That’s what I worry about when I see the allure of the novel, the recently invented enthralling the imaginations of those who are convinced they know more than previous generations. But listen to St. Peter today- Christ has been telling the people about the Cross; many of them now wander away-for them this plan is a “non-starter”. Christ then turns to face up to his apostles-“do you also want to go?” There is a universe of anxiety in those words: they are tender, gentle, fearful: do you also want to turn away? And then St Peter says it so well, so succinctly- “Where else would we go- thou hast the words of eternal life. We have come to believe and are convinced that thou art the Holy One of God.” Hear the deep yearning in St Peter’s voice “Where else would we go?” How would we ever navigate the wilderness of the human heart without thee O Lord?

Perhaps in our modern, over-stimulated world we might add a note of the world-weary to St Peter’s remarks “Where else could we go?” Once we have the promise of meaning, the promise of consolation and grace in Christ, the Living Bread who feeds us in the desert and wilderness, no substitutes will do. Nothing else and no one else can be our Polaris, our North Star.

“Where else would we go?” God knows there are times when we get confused enough-wander away- annoyed, resentful, impatient with God’s patient grace, steady nurturing. In these times when we have gone elsewhere, wandered off into some other bleak, blind alleyway we need to remember Christ saying -jogging our memory-“Do this in memory of me” hoc facite in meam commemorationem the aide memoir of the spirit;

Sisters and Brothers we need to gather and to tell the story-to live the sacrifice and the worship. We join as brothers and sisters in the Lord as we walk to the communion table-our hearts touch the memory that we live with St Peter, St Thomas and all the apostles-Lord, thou hast the words of everlasting life- Where else would we go?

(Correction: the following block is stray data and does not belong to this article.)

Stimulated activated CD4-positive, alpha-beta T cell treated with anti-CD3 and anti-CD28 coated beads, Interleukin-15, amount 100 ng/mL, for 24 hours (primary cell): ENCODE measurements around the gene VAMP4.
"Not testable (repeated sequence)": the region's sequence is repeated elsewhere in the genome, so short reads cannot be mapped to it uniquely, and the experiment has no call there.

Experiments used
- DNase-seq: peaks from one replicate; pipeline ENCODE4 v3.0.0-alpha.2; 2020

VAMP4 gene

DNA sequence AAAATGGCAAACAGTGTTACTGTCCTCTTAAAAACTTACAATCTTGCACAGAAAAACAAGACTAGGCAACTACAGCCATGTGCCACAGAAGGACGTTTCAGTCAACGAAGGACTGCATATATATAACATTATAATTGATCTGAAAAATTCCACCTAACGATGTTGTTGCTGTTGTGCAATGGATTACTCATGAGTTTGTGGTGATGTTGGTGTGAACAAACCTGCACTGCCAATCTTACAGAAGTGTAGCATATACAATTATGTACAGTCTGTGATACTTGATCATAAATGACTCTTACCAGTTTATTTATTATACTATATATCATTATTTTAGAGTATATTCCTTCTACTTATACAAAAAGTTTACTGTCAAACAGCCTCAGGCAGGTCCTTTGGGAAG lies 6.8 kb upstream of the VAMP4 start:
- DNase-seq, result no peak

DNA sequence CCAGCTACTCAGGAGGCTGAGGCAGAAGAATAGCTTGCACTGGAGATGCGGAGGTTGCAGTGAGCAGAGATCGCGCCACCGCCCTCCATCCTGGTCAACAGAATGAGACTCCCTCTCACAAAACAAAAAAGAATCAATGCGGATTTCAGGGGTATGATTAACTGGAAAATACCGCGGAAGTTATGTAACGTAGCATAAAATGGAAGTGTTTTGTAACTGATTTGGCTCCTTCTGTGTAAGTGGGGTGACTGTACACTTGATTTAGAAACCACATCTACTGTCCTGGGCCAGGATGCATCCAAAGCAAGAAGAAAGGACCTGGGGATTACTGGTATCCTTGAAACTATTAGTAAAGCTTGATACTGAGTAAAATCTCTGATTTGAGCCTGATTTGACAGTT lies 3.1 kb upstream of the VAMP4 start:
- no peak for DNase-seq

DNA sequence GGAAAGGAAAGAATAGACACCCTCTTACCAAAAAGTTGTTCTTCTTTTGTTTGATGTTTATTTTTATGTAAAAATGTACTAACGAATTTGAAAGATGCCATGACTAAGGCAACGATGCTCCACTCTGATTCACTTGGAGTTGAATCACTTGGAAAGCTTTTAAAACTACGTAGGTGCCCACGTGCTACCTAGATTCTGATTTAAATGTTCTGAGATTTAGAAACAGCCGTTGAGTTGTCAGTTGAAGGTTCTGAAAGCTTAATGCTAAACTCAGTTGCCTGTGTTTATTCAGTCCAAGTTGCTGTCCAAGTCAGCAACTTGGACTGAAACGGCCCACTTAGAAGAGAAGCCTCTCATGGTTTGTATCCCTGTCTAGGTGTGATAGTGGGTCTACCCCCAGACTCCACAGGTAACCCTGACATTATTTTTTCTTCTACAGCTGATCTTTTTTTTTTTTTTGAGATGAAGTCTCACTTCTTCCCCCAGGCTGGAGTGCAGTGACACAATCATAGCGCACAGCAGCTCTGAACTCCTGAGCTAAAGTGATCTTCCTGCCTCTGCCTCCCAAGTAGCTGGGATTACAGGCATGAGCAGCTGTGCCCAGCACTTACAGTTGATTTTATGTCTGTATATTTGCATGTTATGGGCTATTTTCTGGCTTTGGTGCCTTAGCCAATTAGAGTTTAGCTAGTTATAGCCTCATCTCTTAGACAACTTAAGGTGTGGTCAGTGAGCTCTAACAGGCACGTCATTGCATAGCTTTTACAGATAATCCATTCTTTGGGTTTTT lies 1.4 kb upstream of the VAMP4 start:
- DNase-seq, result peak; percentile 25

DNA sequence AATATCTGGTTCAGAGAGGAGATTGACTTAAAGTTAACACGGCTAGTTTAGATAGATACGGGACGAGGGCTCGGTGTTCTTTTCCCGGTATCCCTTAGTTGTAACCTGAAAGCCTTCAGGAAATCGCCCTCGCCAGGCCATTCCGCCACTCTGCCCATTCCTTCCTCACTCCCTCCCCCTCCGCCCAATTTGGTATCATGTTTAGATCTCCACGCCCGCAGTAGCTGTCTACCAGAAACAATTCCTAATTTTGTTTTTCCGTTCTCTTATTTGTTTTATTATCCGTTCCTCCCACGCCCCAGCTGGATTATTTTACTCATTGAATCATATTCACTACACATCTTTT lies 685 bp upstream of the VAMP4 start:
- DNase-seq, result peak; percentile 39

A parable for meditation
Walter Wangerin wrote about finding his son reading a big stack of comic books. “Where did those come from?” “I took them out of the library.” “You mean you borrowed them?” “No. . .” So Wangerin marched his son to the library and made him apologize to the librarian, who delivered a stern lecture about stealing. That was the end of that. Until the father found another stack of comic books. “Where did you get these?” There was no use in lying. “When we were on vacation last summer I stole them from the store.” It was too late to return them, so the father ripped up the comic books and threw them into the fireplace.

When the son stole comic books a third time, his father said he was going to have to spank him — not a common occurrence in the Wangerin household. Five spanks later, his head hanging in shame, the boy was holding back tears. The father excused himself, stepped out of the room and sobbed.

Years later the son and his mother were reminiscing about those days. “After that incident with Dad, I never stole anything again,” he said. “I’m sure that spanking cured you,” said his mother. “Oh no,” the young man replied, “it was because when Dad stepped out of the room I could hear him crying.”

If anything can help us decide to live in obedience to God’s word it is knowing God’s heart. Our disobedience and our abstinence break God’s heart. Perhaps knowing that might help us make better choices today and tomorrow.